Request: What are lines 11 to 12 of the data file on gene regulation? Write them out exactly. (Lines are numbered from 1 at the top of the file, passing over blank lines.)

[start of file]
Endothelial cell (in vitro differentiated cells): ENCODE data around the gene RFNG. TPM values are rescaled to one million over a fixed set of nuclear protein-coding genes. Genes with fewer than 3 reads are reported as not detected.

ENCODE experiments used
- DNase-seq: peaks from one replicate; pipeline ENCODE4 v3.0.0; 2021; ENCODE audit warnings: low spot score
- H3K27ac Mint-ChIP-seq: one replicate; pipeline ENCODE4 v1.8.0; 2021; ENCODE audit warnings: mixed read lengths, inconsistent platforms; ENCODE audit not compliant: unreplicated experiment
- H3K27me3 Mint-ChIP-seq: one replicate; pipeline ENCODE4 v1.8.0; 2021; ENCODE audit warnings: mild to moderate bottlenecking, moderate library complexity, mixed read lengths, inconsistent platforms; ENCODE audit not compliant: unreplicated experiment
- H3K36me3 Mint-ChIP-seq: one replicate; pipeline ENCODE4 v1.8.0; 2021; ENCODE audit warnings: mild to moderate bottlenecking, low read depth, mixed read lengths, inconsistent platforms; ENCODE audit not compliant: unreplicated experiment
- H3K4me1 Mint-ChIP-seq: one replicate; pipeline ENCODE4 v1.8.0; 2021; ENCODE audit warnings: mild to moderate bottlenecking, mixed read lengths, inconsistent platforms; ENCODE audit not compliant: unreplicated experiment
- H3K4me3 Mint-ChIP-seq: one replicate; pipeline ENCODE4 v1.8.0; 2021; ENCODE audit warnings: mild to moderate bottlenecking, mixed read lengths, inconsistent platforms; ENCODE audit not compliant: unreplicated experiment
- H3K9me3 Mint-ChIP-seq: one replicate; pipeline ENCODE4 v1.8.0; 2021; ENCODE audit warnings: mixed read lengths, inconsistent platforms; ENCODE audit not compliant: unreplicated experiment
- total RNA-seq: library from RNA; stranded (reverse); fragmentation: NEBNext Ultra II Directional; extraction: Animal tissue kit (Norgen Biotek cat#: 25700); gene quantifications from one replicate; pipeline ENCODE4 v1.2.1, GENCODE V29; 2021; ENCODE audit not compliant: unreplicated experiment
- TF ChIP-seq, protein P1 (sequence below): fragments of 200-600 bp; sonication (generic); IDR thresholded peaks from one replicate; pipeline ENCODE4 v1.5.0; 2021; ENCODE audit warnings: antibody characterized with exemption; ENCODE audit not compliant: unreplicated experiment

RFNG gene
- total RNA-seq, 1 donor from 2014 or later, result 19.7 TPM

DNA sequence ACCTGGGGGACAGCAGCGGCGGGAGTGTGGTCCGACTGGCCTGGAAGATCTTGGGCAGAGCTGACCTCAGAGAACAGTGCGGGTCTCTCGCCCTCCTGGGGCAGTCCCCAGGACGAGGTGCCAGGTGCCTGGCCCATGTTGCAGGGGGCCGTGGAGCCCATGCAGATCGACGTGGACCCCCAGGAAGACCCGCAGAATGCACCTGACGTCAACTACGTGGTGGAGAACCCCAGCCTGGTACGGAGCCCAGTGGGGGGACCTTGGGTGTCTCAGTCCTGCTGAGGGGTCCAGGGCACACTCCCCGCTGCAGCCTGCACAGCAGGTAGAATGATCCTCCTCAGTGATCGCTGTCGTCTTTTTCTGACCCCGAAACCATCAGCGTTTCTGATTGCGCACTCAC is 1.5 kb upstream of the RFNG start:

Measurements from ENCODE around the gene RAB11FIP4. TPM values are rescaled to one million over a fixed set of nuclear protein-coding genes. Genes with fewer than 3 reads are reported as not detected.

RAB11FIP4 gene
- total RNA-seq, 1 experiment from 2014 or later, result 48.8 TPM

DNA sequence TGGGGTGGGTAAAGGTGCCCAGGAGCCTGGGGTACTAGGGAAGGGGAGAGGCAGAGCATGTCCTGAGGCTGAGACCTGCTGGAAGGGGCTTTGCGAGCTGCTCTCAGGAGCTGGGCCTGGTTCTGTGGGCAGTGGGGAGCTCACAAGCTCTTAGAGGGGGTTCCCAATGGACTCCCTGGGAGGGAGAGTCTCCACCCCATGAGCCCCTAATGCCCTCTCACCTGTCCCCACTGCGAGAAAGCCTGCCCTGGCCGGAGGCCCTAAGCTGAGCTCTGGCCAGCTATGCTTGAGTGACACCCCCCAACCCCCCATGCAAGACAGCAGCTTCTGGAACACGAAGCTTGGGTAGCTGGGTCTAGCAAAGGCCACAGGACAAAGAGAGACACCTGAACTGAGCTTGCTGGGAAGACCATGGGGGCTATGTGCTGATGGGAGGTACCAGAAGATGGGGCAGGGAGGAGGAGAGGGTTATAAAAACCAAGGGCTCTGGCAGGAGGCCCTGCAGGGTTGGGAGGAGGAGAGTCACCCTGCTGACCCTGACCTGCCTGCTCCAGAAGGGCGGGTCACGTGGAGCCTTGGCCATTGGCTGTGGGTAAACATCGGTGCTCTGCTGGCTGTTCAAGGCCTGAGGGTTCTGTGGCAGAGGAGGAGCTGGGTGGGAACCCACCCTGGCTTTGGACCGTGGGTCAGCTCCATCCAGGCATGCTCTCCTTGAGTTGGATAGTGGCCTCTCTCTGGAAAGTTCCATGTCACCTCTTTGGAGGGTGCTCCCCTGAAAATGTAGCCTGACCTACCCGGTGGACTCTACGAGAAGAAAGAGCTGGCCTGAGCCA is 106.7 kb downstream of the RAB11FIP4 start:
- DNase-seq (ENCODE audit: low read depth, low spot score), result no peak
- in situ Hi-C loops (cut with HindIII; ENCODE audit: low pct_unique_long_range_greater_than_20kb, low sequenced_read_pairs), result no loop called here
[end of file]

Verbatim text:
- TF ChIP-seq, protein P1 (sequence below): fragments of 200-600 bp; sonication (generic); IDR thresholded peaks from one replicate; pipeline ENCODE4 v1.5.0; 2021; ENCODE audit warnings: antibody characterized with exemption; ENCODE audit not compliant: unreplicated experiment

RFNG gene